When your every keystroke, mouse click, and website visit is monitored by your boss…

Not the kind of company I would want to work for.



BBC News reports:


Shibu Philip admits he knows what it’s like to “maybe waste a bit of time at work”.

Shibu is the founder of Transcend – a small London-based firm that buys beauty products wholesale and re-sells them online.

For the last year and a half he has used Hubstaff software to track his workers’ hours, keystrokes, mouse movements and websites visited.

With seven employees based in India, he says the software ensures “there is some level of accountability” and helps plug the time difference.

“I know myself. [You can] take an extra 10-minute break here or there. It’s good to have an automatic way of monitoring what [my employees] are up to,” says Shibu.

“By looking at screenshots and how much time everyone is taking on certain tasks, I know if they’re following procedures.

“And, if they’re doing better than I expected, I also study the photos and ask them to share that knowledge with the rest of the team so we can all improve,” he says.


Shibu Philip has done a great service. Now everyone knows to steer well clear of working for him or his company Transcend.


I just feel sorry for the people who already work for him, and may not have the opportunity to move to employers who trust them to act professionally and respect their privacy.


Surely it’s better to judge people by whether the job gets done to a good standard rather than minute-by-minute recording of everything they do on their PC. Not to mention the risk that sensitive screenshots and surveillance data may not be transmitted and stored securely.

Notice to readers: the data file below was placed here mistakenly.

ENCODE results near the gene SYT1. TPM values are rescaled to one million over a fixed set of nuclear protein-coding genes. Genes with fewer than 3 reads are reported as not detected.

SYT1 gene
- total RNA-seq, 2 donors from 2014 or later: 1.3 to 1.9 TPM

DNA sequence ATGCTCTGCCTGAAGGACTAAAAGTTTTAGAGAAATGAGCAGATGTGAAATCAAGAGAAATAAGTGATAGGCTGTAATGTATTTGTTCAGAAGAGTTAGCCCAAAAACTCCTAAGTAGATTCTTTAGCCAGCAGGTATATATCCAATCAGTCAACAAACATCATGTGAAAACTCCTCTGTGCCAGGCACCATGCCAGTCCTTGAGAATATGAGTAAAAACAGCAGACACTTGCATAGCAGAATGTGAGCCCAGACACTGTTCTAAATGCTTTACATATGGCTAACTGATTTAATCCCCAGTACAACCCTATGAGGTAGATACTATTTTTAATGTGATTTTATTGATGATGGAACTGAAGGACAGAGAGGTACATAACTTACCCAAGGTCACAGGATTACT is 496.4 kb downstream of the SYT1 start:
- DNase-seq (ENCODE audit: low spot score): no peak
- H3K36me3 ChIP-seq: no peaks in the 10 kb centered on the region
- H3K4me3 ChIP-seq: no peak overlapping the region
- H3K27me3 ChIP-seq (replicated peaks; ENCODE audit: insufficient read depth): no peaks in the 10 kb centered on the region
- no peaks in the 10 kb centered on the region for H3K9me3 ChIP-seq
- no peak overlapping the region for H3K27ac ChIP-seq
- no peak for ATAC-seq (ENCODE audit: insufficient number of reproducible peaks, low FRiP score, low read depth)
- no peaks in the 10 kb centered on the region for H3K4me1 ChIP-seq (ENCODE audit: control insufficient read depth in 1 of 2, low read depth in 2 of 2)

Of course, Shibu’s Transcend firm isn’t the only one which deploys spyware to snoop upon its employees, as we discussed in a past episode of the “Smashing Security” podcast with special guest Mikko Hyppönen.



Chances are that this is a technology that is being increasingly used by different companies to keep tabs on employees as more and more people are working at home due to the Coronavirus pandemic.


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Graham Cluley is a veteran of the anti-virus industry having worked for a number of security companies since the early 1990s when he wrote the first ever version of Dr Solomon’s Anti-Virus Toolkit for Windows. Now an independent security analyst, he regularly makes media appearances and is an international public speaker on the topic of computer security, hackers, and online privacy.

Follow him on Twitter at @gcluley, or drop him an email.